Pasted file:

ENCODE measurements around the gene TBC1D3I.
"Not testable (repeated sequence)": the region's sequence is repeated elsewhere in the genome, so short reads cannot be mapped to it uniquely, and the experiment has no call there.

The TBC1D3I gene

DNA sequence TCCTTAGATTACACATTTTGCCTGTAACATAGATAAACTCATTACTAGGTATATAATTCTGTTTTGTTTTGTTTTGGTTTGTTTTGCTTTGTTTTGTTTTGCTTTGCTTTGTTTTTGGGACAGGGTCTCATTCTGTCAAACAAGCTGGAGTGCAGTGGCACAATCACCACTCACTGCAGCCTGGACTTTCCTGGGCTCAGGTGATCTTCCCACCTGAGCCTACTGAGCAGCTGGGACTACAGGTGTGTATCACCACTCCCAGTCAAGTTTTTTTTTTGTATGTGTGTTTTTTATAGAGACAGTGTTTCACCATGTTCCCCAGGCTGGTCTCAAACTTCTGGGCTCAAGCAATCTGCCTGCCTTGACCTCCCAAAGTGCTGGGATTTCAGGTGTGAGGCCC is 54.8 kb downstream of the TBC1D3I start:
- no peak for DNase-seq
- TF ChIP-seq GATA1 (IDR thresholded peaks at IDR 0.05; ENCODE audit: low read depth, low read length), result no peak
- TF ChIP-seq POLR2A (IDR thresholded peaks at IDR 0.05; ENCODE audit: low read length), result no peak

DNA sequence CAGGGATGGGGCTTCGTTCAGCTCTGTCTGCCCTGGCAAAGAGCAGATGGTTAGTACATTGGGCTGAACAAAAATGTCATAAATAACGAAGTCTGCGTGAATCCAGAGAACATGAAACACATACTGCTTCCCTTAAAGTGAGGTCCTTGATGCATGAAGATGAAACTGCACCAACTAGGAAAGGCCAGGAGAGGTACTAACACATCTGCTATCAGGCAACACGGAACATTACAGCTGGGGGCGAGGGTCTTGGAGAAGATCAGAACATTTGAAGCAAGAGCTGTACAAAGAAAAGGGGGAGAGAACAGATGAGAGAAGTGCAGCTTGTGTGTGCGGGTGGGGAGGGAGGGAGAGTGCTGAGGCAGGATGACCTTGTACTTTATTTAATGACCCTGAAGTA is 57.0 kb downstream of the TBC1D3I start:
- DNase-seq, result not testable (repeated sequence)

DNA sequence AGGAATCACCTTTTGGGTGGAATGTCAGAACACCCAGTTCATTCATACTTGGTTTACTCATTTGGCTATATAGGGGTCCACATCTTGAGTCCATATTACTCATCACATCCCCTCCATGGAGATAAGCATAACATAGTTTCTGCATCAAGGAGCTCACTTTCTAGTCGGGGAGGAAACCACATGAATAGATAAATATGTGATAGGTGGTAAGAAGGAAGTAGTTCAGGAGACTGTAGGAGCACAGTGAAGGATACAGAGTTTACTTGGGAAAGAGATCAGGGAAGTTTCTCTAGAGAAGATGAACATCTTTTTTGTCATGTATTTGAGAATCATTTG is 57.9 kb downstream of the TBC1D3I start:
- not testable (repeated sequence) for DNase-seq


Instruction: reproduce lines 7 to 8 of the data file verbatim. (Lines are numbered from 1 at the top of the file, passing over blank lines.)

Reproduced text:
- TF ChIP-seq POLR2A (IDR thresholded peaks at IDR 0.05; ENCODE audit: low read length), result no peak

DNA sequence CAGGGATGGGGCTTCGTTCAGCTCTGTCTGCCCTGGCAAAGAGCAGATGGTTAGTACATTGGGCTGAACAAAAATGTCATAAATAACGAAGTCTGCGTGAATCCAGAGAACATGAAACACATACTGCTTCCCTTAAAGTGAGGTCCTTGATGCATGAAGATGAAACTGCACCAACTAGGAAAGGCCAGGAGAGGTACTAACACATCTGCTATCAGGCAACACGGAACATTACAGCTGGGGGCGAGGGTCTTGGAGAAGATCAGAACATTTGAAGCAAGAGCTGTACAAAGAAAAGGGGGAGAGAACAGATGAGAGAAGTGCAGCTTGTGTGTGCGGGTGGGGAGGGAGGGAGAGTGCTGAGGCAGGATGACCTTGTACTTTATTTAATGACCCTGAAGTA is 57.0 kb downstream of the TBC1D3I start: